Step Two: Apply dye to the gouged area. First, you’ll need to color-match your boot. Leather dye kits will come with a base color and a tint color. The most common base color is black or brown; the tint should match your boots' undertone.
Once you’ve mixed the dye up and matched it to the original color of your boot, use a foam sponge or brush to dab the color to the scuffed area. Be sure to dab, not brush. Brushing will leave streaks on the leather.
Allow the leather to air dry, or use a hair dryer to speed up the process. Save any leftover dye for later; you’ll need it again!
Step Three: Fill in the gouge. With the plastic knife, fill in the gouge with leather filler. This will fill the hole, ensuring no texture differences in the final result. Apply generously, as it is important to fill in all the little crevices. Smooth out the filler as much as possible and let it air dry.
Step Four: Sand the filler. Now that the filled area is dry, you’ll need to sand it with low-grit sandpaper. It should be smooth and blend seamlessly into the rest of the shoe. If there are scratches in the filler from the lower-grit sandpaper, use higher-grit sandpaper afterward to polish those away.
Once you’re happy with the result, clean it again with your leather cleaner.
Step Five: Apply the color. Now that there are no noticeable texture differences in your boot, apply the dye. You should have some color-matched dye left over from step two—dab that onto the repair area, starting from the center and working outwards.
Starting from the middle allows you to blend the color more easily. Allow to dry, then apply at least one more coat.
Step Six: Add leather sealer. You’ll need to match this to the finish of your boots. You can buy leather sealers in glossy and matte finishes. If your boots have a different finish, such as satin, you’ll need to mix the two together to match it to your existing finish. Start with a ratio of 1:1 and adjust as needed.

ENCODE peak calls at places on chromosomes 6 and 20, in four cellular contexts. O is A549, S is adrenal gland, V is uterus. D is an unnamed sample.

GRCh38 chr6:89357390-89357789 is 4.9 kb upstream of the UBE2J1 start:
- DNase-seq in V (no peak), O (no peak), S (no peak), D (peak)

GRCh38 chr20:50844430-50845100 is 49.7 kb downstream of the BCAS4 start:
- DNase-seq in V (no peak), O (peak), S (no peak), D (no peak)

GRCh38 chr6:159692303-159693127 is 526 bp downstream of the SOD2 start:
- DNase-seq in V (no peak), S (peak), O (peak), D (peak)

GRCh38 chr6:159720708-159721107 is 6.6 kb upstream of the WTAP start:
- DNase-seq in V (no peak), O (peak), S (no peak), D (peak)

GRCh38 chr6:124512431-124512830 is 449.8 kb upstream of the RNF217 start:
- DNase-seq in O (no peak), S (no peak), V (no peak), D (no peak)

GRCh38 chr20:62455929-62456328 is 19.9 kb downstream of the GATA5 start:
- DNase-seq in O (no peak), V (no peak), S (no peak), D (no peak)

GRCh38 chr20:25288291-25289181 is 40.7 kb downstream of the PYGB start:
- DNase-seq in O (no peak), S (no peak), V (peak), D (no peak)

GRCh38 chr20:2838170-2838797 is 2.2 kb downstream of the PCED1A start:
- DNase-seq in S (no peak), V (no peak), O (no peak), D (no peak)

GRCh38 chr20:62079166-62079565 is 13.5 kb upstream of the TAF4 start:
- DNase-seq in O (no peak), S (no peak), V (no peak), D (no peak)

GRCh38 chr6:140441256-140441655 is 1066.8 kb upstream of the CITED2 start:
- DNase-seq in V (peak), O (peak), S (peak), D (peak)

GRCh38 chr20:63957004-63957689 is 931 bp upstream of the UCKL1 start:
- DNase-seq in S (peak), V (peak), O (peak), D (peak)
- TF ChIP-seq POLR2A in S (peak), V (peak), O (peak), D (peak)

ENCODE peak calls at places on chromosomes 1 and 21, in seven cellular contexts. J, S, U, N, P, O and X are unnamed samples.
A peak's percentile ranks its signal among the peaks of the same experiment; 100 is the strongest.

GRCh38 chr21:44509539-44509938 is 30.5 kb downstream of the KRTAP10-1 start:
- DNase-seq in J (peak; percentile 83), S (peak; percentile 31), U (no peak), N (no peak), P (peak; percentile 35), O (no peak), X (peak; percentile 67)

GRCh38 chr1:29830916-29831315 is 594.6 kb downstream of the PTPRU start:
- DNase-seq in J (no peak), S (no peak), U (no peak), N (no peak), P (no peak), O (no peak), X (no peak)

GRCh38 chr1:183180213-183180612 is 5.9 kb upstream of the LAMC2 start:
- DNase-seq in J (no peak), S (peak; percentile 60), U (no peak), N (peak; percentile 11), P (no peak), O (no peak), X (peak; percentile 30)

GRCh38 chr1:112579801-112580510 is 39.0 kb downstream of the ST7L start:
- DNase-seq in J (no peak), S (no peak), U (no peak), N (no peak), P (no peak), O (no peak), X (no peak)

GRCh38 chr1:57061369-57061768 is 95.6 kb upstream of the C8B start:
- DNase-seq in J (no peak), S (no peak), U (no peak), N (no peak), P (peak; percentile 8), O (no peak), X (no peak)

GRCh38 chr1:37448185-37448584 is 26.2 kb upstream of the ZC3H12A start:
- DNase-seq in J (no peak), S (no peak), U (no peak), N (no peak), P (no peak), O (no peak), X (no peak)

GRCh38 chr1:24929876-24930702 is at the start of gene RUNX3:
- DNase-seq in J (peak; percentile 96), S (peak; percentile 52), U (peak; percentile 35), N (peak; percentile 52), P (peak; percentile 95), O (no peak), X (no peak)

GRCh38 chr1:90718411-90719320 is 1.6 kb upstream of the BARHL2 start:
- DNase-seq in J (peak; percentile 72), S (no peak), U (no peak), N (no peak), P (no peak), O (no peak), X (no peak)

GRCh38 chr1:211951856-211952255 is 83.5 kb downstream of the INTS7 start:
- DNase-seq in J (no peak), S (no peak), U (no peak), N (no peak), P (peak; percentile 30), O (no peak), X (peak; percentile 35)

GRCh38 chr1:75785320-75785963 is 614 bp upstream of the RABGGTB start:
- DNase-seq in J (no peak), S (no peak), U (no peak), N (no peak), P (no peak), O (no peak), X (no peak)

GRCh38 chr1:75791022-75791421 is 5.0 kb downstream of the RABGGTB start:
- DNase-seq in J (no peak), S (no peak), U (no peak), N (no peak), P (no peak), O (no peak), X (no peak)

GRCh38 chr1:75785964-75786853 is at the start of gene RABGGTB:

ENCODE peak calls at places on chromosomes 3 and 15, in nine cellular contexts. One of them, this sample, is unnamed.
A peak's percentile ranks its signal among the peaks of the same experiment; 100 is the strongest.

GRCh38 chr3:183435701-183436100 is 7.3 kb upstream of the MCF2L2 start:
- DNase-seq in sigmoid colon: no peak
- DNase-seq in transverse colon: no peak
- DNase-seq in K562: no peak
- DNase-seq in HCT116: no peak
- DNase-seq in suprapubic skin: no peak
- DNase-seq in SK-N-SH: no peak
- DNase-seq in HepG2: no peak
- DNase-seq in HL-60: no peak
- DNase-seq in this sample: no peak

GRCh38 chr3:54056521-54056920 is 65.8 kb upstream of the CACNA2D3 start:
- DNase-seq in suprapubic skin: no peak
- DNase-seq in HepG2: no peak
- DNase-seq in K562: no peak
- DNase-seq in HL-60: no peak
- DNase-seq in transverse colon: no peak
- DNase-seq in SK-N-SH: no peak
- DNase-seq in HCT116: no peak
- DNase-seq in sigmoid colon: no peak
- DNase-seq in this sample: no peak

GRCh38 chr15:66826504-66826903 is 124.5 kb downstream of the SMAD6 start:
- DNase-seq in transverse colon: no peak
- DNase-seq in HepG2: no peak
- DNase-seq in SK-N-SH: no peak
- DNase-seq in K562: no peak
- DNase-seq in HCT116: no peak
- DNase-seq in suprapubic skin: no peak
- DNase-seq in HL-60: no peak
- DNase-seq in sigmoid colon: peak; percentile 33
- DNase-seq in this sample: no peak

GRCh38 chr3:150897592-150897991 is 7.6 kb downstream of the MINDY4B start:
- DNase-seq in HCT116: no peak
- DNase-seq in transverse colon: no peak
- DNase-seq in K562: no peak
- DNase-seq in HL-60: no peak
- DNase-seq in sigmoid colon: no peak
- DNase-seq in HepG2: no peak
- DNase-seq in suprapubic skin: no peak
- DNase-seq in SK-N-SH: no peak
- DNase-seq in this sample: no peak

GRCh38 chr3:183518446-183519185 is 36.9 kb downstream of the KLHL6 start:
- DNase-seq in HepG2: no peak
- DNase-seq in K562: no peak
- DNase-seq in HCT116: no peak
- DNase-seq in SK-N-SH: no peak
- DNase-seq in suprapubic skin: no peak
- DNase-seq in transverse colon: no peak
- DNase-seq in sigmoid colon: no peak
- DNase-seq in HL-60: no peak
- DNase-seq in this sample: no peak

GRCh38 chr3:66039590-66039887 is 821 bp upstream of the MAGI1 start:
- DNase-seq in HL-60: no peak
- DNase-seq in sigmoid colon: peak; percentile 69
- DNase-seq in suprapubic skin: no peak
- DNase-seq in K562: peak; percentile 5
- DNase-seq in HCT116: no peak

Apply a coat of sealer with a clean foam brush or sponge. Allow it to dry, then add a second coat. Once the sealer is completely dry, apply generous amounts of your preferred leather cleaner to moisturize the leather.
The Worst-Case Scenario
We hate to say it, but sometimes tears in boot leather are too severe to repair. If the damage is worse than a gouge—for example, a hole clean through the leather—bring it straight to the leather repair professionals. They might be able to save it.
But depending on the extent of the damage, unfortunately, sometimes there’s only so much even the leather wizards can do. We know it’s heartbreaking, but it may be time to say goodbye to your boots.
That doesn’t mean trash them, however. If they’re particularly sentimental, clean them up as best as possible and set them up as a display piece in your home. You can add a pair of boots onto a shelf or bookcase as a statement piece. For a little extra flair, try adding dried flowers into one of the boots.
Once you decide you’re ready for a new pair of everyday boots, Country View Western Store has your back. We have plenty of great men’s and ladies’ country boots. Who knows, maybe you’ll find your new favorite pair of boots here.